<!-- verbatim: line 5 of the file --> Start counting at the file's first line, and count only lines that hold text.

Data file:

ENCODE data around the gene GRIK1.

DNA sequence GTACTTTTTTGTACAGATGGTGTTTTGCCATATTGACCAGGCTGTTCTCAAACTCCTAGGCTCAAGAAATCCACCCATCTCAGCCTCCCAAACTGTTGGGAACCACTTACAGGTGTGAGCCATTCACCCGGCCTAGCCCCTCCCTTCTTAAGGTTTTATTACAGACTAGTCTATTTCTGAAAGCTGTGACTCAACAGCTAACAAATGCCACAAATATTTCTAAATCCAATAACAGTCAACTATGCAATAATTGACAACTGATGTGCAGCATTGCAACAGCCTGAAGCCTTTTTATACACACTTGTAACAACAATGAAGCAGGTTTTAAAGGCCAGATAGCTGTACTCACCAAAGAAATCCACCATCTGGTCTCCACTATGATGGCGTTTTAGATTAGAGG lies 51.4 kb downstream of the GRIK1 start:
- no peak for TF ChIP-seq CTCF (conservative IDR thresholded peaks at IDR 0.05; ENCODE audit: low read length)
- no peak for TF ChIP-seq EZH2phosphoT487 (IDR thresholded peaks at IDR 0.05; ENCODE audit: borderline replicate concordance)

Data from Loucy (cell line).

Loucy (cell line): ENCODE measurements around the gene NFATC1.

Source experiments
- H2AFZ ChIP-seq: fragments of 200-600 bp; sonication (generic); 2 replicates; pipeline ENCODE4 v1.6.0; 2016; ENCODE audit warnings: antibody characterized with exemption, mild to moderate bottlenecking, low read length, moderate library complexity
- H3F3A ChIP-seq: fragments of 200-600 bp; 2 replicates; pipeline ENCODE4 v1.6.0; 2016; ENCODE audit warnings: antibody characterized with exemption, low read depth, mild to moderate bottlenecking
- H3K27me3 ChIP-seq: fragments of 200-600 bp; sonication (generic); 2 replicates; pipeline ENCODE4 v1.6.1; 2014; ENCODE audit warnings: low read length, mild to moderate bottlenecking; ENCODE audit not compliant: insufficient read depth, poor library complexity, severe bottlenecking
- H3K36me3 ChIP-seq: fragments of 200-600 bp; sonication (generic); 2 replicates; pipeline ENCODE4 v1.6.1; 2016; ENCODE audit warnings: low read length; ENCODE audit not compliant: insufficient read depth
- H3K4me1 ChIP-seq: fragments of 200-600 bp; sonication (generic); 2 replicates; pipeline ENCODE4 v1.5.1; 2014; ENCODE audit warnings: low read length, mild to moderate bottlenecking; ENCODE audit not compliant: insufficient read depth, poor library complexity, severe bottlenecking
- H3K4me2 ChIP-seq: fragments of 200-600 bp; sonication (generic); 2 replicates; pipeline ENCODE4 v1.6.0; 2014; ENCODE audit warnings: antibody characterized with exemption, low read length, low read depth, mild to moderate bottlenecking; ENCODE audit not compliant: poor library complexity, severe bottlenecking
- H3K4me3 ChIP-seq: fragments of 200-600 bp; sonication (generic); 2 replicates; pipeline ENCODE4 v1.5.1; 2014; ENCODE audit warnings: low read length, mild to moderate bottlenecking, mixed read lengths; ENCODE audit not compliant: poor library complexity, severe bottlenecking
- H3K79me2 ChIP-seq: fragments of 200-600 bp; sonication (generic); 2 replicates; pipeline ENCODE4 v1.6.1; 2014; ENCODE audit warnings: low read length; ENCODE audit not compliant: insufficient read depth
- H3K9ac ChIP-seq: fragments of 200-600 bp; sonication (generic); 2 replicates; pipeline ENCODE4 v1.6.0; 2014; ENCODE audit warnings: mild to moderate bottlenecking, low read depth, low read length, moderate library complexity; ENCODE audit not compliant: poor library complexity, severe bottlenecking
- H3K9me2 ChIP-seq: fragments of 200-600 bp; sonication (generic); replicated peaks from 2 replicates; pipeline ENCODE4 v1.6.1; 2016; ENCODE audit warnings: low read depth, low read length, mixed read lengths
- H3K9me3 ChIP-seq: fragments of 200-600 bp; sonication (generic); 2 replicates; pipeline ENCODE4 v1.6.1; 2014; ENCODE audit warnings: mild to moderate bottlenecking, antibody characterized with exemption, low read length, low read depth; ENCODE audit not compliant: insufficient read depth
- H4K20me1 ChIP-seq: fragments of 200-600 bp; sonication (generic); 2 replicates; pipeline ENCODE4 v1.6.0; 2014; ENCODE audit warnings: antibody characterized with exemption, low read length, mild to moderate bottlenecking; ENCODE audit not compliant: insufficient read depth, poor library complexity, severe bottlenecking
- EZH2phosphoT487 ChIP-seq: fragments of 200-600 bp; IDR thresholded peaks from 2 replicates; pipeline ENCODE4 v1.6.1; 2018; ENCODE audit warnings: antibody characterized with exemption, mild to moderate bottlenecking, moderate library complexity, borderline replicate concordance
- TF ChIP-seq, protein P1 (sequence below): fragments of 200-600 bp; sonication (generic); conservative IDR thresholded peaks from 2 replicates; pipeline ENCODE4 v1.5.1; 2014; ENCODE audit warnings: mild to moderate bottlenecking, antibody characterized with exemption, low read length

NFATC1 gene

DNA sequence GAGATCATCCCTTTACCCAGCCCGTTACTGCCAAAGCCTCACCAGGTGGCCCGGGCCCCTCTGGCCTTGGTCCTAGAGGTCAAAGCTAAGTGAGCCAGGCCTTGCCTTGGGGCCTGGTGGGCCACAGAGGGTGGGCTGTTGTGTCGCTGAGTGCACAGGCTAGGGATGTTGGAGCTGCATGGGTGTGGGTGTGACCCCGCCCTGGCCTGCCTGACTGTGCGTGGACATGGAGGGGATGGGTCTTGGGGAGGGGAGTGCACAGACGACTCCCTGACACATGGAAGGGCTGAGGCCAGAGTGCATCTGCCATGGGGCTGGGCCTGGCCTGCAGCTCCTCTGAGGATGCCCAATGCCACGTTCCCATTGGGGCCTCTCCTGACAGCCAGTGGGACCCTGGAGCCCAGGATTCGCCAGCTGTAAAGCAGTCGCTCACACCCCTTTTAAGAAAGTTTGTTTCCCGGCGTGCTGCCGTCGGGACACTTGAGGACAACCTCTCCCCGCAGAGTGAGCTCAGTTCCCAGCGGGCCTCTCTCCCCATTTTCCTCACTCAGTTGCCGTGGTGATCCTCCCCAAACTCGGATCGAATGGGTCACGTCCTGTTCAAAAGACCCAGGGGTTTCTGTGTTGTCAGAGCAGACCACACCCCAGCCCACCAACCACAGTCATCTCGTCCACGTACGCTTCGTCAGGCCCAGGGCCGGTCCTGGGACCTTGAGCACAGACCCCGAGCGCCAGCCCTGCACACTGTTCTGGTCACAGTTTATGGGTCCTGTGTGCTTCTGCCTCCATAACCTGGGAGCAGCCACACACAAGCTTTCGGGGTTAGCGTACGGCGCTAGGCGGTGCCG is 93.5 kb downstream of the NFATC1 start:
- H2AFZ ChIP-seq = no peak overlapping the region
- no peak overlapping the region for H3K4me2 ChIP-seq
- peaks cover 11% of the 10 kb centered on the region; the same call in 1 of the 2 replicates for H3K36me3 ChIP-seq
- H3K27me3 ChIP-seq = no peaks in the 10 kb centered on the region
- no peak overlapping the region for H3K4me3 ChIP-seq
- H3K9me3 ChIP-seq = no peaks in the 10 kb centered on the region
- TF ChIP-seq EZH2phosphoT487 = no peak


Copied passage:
Data from Loucy (cell line).